Chefs Tour of the Brentwood Valley | Civil Eats

Chefs Tour of the Brentwood Valley

It’s not often that you see a group of restaurant insiders, gardeners and business leaders crouched over a land use map, but this was exactly the scene on a beautiful Monday morning in the offices of the Brentwood Agricultural Land Trust. We were all there for a “Chefs Tour of the Brentwood Valley,” one of California’s richest agricultural regions that just happens to be less than fifty miles from downtown San Francisco. The focus of the tour was to increase communication between the local farmers and the chefs and restaurants that need good quality produce for their customers.

Kathryn Lyddan, Brentwood Agricultural Land Trust’s director, started by explaining the increasing pressures on agricultural land in the area, primarily encroachment from spreading towns. “In rapidly growing regions like Brentwood, the pressure on farmers to sell their land for development is tremendous.” (Kathryn is also the moderator for the upcoming Changemakers Day panel “Labels and Indicators: New Tools for Delivering Good Food in the U.S.”)

The time came to look beyond the map, and we loaded up and traveled about ten minutes to Dwelley Farms. A small family operation, the farm is run by Mark Dwelley who is soon to be joined by his son John. They set out an impressive array of vegetables for inspection, including their famous sweet corn, while Mark frankly discussed the trials they have faced in their transition to organic farming. His love of the land and the farming lifestyle was evident in every perfect tomato and box of beans we saw.

The next stop on our tour was the Smith Family Farm stand, where we sampled a buffet of heirloom tomatoes. Ken and Janice Smith are third generation farmers in the area, and are famous for the variety and quality of their tomato crop. Kathy Scruggs led a short tomato demonstration, explaining how the color related to the tomatoes acid content. In general, the lighter the color, the lower the acid content and the sweeter the tomato will taste. My favorite was the light-green striped “Copia” variety, with a firm flesh and a mild tangy taste.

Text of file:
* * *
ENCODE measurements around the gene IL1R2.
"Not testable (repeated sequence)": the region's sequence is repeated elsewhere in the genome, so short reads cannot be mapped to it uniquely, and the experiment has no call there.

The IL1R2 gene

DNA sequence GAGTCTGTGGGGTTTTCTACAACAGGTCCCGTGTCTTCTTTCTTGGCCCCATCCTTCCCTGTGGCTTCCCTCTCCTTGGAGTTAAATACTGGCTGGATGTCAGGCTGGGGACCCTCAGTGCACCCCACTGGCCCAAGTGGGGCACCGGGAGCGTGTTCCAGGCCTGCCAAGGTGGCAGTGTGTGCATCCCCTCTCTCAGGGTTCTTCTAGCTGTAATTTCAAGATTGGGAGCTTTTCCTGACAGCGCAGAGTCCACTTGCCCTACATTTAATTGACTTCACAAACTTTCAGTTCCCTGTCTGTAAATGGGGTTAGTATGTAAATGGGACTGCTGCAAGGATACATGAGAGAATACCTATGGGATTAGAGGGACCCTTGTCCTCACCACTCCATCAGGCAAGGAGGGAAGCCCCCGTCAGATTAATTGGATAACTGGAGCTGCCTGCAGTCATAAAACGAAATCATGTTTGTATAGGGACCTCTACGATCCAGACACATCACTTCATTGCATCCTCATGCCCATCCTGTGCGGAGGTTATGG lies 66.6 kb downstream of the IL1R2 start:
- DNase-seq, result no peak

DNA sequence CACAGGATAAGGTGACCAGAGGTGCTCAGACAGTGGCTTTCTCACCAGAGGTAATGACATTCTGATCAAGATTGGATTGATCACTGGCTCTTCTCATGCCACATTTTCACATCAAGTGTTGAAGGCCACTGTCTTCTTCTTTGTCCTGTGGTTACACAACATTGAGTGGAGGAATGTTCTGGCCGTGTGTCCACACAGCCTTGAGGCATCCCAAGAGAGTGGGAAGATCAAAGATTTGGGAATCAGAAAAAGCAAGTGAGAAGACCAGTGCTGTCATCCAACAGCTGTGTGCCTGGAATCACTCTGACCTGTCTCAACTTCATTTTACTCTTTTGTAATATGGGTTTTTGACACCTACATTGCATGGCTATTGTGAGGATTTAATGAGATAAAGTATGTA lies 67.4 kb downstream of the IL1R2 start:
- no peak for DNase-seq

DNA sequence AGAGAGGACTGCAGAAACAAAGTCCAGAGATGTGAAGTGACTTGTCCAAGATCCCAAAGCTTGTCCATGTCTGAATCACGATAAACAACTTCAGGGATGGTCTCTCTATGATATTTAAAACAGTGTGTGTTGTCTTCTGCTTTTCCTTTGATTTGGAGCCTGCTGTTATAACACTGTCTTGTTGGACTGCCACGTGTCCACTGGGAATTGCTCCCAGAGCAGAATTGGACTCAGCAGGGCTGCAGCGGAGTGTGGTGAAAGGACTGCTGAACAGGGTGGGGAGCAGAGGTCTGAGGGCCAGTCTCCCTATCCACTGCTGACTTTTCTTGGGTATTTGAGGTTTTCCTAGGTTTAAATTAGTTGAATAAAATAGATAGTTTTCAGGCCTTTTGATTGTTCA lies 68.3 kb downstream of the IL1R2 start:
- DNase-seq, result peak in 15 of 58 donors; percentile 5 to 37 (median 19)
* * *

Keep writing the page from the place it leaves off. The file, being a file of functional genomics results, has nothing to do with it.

We continued up the road, then turned down a small lane to a little piece of paradise, the ten-acre Brookside Farm. Welling Tom met us beneath the shade of a pecan tree near their house, and introduced us to his parents Quong and Anne. Their mixed orchard, herb and vegetable operation is all hand farmed. Welling first gave us a short lesson on the various varieties of garlic they had drying, explaining why they grew the “hardneck” vs. the “softneck” varieties (you guessed it: it tastes better, but doesn’t last as long in the supermarket). Next as we walked through the field past rows of chard, tomatoes, sunflowers, and fruit trees, Anne laughed as she talked about the birds and other animals that also enjoyed the fruits of their labor. “You just live with them,” she says with a smile, “they are masters over us.”

Our fourth farm was Frog Hollow—who will be at Slow Food Nation Marketplace—famed for their peaches and jams. The secret to their success, farmer Al Courchesne said, was two fold: their proximity to the urban Bay Area markets allows them to pick fruit at peak ripeness, without worrying about shipping damage, and they are able to use fruit that was too ripe for market in their coveted jams, reducing waste without sacrificing taste. He loaded us up with some tasty empanadas, and we all headed off for lunch.

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We retreated to downtown Brentwood and stepped into the CoCo County Wine Company. We feasted on food from the farmers we had visited, paired with some local wines poured and produced by Tom and Becky Bloomfield. Tom and Becky, members of the local Slow Food convivium, are particularly proud of their award winning Viognier. In addition to their own wine label, the CoCo Wine Company also features wines from other local producers.

“This tour should be part of every chef and every cooking school’s agenda,” summarized Alexander Ong, Chef/Partner of Betelnut, “It was so humbling to listen to the farmers and have them share with us their vision in trying to grow the perfect peach, heirloom tomato & corn.” Staff from Olivetto, Acquerello, and The Sunny Side Café also participated in the tour, and all came away with contacts and an increased local awareness to benefit their menus and the farmers alike.

A number of Brentwood area farms will be coming to Slow Food Nation, including Frog Hollow Farms with their famed peaches, G+S Farm with Sweet Corn and Knightsen Honey will be highlighted at the Honey Pavilion at Taste.

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Photo 1 by kusine
Photos 2 & 3 by Aaron French

Chef / Ecologist Aaron French is the Environment Editor at Civil Eats. He is the chef of The Sunny Side Cafe and is writing his first book "The Bay Area Homegrown Cookbook" (Voyageur Press, 2011). He has a Masters in Ecology and is currently working toward his MBA at UC Berkeley, with a focus on sustainable business practices. Read more >

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